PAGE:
Fiona Watt talks with StemBook about the epidermis, the Human Induced Pluripotent Stem Cell Initiative, and women in science

Discussion |

Fiona Watt talks with StemBook about the epidermis, the Human Induced Pluripotent Stem Cell Initiative, and women in science

Lisa Girard


Fiona Watt, DPhil, is Director of the Centre for Stem Cells and Regenerative Medicine at the King's College London Centre for Stem Cells and Regenerative Medicine. Additionally, she is one of the founding members of the Human Induced Pluripotent Stem Cell Initiative, and Deputy Editor of eLife. Her lab is known for its work on mammalian skin cells and uses epidermal stem cells as a model to understand stem cell-niche interactions in cell fate decisions. Fiona spoke with StemBook editor, Lisa Girard, recently and below is an edited transcript of that conversation.


Fiona thank you so much for talking to StemBook, I really appreciate your time. One of the first things I wanted to let StemBook readers know a little bit about is what kind of projects are currently going on in your lab?

 My lab has a longstanding interest in the epidermis and how stem cells maintain it in adult life. We approach this from two different angles. One involves studies with cultured human epidermal cells and the other is making and analyzing mouse models. The main interest we have with cultured human cells is looking at how they interact with specific components of the stem cell niche and measuring their responses in terms of differentiation or proliferation, which is a really stripped down approach to the epidermis. Our work on mouse models has made us particularly interested in how changes in the epidermis cause responses in the underlying dermis. We have a big project on at the moment where we are trying to do lineage tracing and fate mapping in fibroblasts. I call this our “descent into the dermis” in a rather dismissive way, but it is actually humbling in that there are phenotypes that we have had in the lab for years without paying attention to what’s happening in the dermis, so that’s quite fun. But it’s very different from a reductionist approach where you are looking at single human epidermal stem cells in very specific environments.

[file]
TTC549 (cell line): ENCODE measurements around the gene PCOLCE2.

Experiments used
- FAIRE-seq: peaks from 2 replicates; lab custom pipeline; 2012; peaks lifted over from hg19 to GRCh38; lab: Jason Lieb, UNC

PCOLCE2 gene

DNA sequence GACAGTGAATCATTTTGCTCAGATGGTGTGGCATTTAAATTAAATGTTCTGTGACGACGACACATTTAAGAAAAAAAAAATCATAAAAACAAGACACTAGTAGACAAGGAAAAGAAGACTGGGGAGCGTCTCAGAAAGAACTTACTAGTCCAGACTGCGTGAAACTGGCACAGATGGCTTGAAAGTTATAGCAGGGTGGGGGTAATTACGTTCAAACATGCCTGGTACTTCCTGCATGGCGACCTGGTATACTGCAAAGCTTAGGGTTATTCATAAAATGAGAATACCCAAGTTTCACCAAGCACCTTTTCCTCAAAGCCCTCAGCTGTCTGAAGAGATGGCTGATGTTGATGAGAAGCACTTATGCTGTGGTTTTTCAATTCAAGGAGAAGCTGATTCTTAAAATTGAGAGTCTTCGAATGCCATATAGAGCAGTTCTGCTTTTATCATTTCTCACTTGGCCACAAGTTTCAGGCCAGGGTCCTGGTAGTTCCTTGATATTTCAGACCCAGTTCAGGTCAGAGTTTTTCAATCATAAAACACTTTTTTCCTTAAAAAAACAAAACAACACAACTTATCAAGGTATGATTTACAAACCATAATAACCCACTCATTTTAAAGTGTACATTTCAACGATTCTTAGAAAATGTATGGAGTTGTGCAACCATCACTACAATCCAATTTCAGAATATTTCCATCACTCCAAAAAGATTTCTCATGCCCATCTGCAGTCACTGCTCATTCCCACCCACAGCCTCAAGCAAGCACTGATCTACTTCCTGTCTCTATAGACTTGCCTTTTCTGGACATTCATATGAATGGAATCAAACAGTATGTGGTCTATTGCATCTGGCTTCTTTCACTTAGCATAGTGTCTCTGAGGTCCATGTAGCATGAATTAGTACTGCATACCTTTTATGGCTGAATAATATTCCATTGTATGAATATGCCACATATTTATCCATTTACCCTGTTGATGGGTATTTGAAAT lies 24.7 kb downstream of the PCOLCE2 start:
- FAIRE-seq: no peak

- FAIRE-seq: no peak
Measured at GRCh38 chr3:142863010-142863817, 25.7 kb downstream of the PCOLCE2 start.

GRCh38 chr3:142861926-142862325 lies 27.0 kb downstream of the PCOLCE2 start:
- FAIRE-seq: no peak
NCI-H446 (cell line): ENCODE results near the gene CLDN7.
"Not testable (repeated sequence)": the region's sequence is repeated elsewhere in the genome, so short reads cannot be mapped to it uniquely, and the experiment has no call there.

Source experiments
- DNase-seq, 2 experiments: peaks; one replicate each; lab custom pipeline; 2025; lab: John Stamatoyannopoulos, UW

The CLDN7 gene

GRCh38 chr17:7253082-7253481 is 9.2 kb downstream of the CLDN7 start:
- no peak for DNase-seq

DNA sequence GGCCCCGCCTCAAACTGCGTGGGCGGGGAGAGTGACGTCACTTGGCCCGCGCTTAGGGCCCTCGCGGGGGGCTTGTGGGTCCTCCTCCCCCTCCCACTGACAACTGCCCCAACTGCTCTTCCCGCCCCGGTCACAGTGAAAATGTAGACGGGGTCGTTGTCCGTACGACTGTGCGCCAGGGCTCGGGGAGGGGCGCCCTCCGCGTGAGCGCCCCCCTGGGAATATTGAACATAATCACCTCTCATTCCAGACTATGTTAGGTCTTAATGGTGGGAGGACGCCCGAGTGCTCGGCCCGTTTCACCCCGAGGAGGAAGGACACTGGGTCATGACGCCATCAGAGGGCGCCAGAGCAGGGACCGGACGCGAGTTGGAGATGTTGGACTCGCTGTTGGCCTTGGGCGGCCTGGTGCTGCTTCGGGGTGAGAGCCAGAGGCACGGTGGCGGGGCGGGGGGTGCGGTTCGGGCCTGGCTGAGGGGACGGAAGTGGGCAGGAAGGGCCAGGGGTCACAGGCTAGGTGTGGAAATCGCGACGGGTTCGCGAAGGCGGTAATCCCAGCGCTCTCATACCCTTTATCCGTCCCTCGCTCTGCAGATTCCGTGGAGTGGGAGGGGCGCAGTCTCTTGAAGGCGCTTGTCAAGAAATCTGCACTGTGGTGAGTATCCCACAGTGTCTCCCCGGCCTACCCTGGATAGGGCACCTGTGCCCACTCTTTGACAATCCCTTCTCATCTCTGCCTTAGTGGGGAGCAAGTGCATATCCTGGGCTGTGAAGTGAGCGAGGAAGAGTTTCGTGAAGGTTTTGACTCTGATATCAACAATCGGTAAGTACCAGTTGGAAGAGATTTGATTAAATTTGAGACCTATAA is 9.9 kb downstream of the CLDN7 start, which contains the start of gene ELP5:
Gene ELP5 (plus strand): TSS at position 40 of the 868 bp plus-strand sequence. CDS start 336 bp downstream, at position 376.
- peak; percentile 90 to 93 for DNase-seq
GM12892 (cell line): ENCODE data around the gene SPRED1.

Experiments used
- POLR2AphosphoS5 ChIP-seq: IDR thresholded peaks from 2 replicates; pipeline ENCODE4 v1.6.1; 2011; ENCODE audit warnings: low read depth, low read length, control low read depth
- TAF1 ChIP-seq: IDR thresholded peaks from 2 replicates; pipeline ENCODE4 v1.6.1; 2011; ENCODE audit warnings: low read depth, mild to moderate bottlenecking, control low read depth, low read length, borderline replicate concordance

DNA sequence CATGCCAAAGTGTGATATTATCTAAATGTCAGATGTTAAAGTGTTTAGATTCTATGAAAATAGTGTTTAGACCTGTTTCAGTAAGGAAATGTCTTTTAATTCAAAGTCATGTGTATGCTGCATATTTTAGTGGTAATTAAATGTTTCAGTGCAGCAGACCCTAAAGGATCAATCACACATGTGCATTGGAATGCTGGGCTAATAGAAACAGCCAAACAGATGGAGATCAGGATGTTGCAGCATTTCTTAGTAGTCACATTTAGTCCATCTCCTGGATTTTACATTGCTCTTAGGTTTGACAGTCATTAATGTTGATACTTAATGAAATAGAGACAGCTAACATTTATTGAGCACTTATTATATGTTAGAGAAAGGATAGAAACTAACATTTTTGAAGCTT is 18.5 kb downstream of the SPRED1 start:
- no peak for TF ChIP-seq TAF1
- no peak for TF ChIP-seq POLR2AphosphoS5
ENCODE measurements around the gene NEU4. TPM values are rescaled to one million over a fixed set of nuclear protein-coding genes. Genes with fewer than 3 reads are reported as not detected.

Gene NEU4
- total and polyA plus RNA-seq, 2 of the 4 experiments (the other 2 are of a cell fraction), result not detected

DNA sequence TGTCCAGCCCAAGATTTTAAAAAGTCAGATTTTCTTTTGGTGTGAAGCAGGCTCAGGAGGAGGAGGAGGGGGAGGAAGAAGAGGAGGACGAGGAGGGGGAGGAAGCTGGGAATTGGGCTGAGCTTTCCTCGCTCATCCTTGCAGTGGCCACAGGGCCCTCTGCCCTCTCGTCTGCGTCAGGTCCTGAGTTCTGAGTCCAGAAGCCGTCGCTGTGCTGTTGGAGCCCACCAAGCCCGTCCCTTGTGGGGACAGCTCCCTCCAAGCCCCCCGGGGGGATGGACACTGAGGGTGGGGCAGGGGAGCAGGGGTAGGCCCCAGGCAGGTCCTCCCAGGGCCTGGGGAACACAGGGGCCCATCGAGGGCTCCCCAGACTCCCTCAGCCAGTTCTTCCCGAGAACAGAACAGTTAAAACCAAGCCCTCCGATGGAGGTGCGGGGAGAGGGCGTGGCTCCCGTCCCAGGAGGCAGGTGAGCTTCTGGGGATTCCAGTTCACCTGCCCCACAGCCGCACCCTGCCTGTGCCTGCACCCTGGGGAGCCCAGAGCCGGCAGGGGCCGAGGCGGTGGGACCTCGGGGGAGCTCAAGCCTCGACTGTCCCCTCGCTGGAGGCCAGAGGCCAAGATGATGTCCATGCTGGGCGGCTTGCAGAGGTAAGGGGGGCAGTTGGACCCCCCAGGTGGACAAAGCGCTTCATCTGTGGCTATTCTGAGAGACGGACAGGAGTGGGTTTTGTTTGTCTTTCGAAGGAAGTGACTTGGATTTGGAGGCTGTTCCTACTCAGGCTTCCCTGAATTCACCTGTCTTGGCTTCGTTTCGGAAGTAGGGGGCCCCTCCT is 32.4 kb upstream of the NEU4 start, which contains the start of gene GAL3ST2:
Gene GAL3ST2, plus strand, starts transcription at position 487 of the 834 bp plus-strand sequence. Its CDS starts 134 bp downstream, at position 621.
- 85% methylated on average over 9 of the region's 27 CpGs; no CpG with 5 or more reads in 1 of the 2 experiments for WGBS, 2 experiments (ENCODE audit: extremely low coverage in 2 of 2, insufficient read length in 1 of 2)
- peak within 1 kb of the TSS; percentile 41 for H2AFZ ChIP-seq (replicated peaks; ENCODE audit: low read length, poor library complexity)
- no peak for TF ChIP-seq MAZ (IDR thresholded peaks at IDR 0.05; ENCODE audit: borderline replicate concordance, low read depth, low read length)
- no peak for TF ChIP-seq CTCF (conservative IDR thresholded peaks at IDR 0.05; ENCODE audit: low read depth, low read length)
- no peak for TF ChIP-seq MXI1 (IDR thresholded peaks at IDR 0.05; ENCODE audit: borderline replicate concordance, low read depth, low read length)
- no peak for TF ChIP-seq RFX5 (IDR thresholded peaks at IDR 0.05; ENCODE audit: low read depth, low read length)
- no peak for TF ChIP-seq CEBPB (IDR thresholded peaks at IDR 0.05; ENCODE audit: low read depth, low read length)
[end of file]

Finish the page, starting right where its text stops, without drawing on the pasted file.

Right, right. It’s really more in context.

 Yes. One thing I always do and really enjoy is going back to what the in vivo human situation is like. I have really great colleagues at King’s College that are fantastic dermatologists. It is quite easy for us to say, “We have a nice phenotype, we don’t understand it, what do you think this might mean in a human context?” So that anchors both the mouse modeling and the in vitro human work to what’s happening in human skin and I really enjoy that.


 And I think you’ve also found some important signals from the extracellular matrix that validates your in vivo models?

 Yes, the extracellular matrix is actually one of my first loves because, quite simply, if you deprive epidermal cells of contact with the extracellular matrix they differentiate. It is such a simple and clean experiment it’s been great fun exploring it over the years in different ways. It is a theme that runs through our work and at the moment we are looking at very high resolution at how engagement of extracellular matrix receptors affects the decision to differentiate or not.


 Complementary to looking at these signals, you have also done some work using single cell profiling studying the heterogeneity in the undifferentiated epidermal cells. I was wondering if you could talk a little bit about how this has informed how you think about stem cell fate?

 In 2006, we published a paper in which we did single cell gene expression profiling because we were looking for new stem cell markers-and that was very successful. But in the back of my mind, as the years went by, was that when we had looked at markers that were co-expressed on a population basis they clearly weren’t always co-expressed at a single cell level. In that first paper, we just didn’t have the sensitivity to pick up differences in gene expression that were less than about seven-fold. So, when we had the opportunity, with advancing technology, to use a more sensitive approach we went back and profiled a certain number of cells then looked at whether or not the gene expression profiles clustered in any way. We obtained evidence from that analysis to suggest that, in fact, underlying what seemed like a uniform population we could distinguish two distinct populations of cells and it would appear that the differences between them are not stochastic.